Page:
Derek Chauvin declines right to testify at George Floyd murder trial

Tammy Hughes
·3-min read
<p>Defence attorney Eric Nelson, left, and defendant, former Minneapolis police officer Derek Chauvin (right) address the court</p> (AP)

Defence attorney Eric Nelson, left, and defendant, former Minneapolis police officer Derek Chauvin (right) address the court


The former police officer accused of killing George Floyd will not testify at his own trial, a court heard on Thursday.

Derek Chauvin was filmed kneeling on Mr Floyd’s neck sparking worldwide protests against racism and policing.

He denies killing Mr Floyd.

Defence lawyer, Eric Nelson, told the court that he and Mr Chauvin had “gone back and forth” about whether or not he should testify.

Chauvin then said he would invoke his Fifth Amendment privilege which, in America, refers to the constitutional right to stay silent in fear of self-incrimination.

Closing arguments are set for Monday, after which the jury will begin deliberating.

The question of whether Chauvin would testify was the subject of weeks of speculation.

The only time Chauvin has been publicly heard defending himself was when the jury listened to body-camera footage from the scene last May.

After an ambulance had taken Floyd away, Chauvin told a bystander: “We gotta control this guy ‘cause he’s a sizable guy ... and it looks like he’s probably on something.”

The decision not to testify was announced a day after a forensic pathologist testifying for the defence said that Floyd died of a sudden heart rhythm disturbance as a result of his heart disease.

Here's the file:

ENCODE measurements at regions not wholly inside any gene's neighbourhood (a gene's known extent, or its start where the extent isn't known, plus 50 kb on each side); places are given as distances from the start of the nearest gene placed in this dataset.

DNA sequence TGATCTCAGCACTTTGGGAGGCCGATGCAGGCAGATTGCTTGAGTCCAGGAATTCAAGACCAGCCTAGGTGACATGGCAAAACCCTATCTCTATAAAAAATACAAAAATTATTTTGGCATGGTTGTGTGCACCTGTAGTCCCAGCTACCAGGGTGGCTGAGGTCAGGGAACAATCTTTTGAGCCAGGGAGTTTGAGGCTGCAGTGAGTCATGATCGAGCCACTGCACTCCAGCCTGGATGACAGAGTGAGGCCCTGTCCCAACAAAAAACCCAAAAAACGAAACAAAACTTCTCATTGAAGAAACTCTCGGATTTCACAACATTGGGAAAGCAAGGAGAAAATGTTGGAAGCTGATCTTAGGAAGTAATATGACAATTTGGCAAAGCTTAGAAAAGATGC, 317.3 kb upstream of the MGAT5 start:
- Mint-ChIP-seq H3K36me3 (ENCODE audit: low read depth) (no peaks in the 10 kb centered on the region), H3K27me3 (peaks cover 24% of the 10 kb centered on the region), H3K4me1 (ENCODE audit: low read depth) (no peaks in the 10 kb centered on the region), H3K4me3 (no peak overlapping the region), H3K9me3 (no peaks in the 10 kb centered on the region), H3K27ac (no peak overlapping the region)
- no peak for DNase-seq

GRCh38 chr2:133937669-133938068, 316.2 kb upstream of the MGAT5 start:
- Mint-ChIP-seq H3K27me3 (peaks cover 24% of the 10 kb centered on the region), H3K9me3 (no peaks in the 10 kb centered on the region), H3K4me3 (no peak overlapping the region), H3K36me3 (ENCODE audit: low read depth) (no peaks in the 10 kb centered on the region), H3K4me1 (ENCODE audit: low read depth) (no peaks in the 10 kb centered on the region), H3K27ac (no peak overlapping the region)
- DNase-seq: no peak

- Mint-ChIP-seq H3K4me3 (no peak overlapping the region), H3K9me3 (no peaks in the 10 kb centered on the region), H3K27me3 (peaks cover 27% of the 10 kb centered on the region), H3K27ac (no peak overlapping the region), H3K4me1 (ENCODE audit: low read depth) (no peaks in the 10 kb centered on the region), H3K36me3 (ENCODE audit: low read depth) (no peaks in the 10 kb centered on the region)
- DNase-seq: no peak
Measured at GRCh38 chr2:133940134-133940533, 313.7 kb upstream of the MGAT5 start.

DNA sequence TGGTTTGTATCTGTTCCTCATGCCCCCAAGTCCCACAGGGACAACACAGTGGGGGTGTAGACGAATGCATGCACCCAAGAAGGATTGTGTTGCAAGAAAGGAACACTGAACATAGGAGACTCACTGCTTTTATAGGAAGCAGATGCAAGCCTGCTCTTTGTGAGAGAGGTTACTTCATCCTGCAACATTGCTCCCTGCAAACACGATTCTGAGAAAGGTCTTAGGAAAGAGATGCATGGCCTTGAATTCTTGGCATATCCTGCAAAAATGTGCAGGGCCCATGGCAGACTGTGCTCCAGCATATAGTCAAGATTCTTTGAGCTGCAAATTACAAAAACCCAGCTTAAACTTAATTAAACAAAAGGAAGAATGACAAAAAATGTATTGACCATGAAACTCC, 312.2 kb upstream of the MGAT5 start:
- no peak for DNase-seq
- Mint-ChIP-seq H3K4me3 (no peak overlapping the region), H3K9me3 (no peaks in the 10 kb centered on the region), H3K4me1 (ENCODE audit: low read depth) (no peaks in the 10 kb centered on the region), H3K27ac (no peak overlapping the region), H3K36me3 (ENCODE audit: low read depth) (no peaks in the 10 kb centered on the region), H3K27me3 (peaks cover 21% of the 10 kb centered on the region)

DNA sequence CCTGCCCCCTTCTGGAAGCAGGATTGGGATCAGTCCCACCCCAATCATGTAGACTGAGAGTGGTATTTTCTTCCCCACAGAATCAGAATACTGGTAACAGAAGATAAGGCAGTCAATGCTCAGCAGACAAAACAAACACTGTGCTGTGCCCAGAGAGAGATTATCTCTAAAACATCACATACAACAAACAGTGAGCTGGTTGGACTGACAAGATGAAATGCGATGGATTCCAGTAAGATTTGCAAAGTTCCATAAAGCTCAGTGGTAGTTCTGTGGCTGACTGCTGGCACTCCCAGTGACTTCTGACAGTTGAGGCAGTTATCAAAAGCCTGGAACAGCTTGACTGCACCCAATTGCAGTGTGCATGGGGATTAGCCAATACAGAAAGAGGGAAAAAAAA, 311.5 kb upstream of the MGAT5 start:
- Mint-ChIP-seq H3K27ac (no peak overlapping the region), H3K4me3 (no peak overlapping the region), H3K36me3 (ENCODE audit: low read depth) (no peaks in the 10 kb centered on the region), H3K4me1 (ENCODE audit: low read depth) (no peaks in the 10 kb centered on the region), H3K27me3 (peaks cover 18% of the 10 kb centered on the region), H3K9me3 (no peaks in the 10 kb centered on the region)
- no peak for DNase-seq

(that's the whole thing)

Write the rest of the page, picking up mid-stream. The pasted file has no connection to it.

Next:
That contradicted prosecution experts who said Floyd succumbed to a lack of oxygen from the way he was pinned down.

Dr. David Fowler, a former Maryland chief medical examiner who is now with a consulting firm, said Wednesday the fentanyl and methamphetamine in Floyd’s system, and possibly carbon monoxide poisoning from auto exhaust, were contributing factors in the 46-year-old Black man’s death last May.

“All of those combined to cause Mr. Floyd’s death,” he said.

Fowler also testified that he would classify the manner of death “undetermined,” rather than homicide, as the county’s chief medical examiner ruled.

He said Floyd’s death had too many conflicting factors, some of which could be ruled homicide and some that could be considered accidental.

Mr Nelson is trying to prove that the 19-year Minneapolis police veteran did what he was trained to do and that Floyd died because of his illegal drug use and underlying health problems.

A number of medical experts called by prosecutors have said Floyd died from a lack of oxygen because his breathing was constricted by the way he was held down.

A cardiology expert rejected the notion that Floyd died of heart problems, saying all indications were that he had “an exceptionally strong heart.”

But Fowler said that Chauvin’s knee on Floyd was “nowhere close to his airway” and that Floyd’s speaking and groaning showed that his airway was still open.

He also testified that Chauvin’s knee was not applied with enough pressure to cause any bruises or scrapes on Floyd’s neck or back.

Chauvin, 45, is charged with murder and manslaughter in Floyd’s death after his arrest on suspicion of passing a counterfeit $20 at a neighborhood market.

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